June 13, 2007

Stay compact for control

A shorter, more athletic backswing is a preview of things to come

PRESENT: I'm fully loaded and ready to unleash my power, but control could be a problem. FUTURE: Swinging my left arm to 10 o'clock provides a blend of power and control

PRESENT: I'm fully loaded and ready to unleash my power, but control could be a problem. FUTURE: Swinging my left arm to 10 o'clock provides a blend of power and control

Considering the power that young players are now generating, I believe that golf swings in the future will be shorter and more compact. This will aid in greater consistency and control without sacrificing distance. The strength these young athletes have enables them to hit the ball vast distances with a simple, compact swing. Two examples are 24-year-old J.B. Holmes (second on the PGA Tour in driving distance, averaging 315 yards off the tee) and 16-year-old phenom Michelle Wie, who routinely hits 300-yard drives.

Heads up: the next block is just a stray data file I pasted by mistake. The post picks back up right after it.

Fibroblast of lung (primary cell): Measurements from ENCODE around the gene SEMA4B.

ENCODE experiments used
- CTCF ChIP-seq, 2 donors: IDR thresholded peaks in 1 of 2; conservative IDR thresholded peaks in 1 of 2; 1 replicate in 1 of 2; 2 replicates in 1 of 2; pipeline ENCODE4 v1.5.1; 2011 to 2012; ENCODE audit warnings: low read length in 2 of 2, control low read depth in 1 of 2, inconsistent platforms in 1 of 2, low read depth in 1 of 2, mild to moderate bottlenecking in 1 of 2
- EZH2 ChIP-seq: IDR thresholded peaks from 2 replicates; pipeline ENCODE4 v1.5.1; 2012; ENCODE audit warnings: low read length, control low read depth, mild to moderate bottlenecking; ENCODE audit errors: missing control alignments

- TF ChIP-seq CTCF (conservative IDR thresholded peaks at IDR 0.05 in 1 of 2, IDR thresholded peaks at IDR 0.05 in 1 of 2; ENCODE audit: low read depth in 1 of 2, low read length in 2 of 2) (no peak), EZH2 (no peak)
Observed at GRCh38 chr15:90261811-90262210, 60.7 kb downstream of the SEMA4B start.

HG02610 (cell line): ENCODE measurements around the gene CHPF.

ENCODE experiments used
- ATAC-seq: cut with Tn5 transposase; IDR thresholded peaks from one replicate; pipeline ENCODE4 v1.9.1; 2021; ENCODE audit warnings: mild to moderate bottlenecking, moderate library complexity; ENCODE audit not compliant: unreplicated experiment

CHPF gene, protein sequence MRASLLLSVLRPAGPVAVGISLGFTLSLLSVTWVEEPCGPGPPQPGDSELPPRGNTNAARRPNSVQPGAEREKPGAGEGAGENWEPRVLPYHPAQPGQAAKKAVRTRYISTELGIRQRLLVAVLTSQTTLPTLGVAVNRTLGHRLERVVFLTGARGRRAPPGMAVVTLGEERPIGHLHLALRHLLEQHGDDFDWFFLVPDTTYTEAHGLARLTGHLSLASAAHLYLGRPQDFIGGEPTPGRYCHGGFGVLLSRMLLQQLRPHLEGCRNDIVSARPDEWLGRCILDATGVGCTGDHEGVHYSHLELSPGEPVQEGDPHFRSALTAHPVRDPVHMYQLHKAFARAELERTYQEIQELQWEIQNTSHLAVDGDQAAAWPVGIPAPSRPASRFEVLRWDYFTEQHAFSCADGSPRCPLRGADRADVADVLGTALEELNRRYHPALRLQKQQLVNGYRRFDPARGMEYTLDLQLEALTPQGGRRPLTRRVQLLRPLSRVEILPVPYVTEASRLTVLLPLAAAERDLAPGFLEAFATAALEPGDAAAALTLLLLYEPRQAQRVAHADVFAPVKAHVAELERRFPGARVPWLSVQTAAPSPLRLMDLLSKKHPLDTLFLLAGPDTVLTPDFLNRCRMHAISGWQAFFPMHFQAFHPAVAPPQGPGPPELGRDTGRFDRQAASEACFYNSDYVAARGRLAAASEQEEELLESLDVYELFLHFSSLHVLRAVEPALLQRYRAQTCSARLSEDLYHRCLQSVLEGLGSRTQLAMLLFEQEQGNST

The average player can also benefit from the shortened backswing. Less wasted motion leads to more consistency and greater repeatability. In baseball, it's very easy to produce a simple, repeating motion because the backswing is only about a foot long.

In your golf swing, as long as you have a reasonably full shoulder turn and a full wrist cock, your left arm only has to go back to about 10 o'clock (above, right). But don't hurry your downswing as a result of a shorter backswing. When practicing, alternate between a 7-iron and a driver to get the feel for a shorter swing.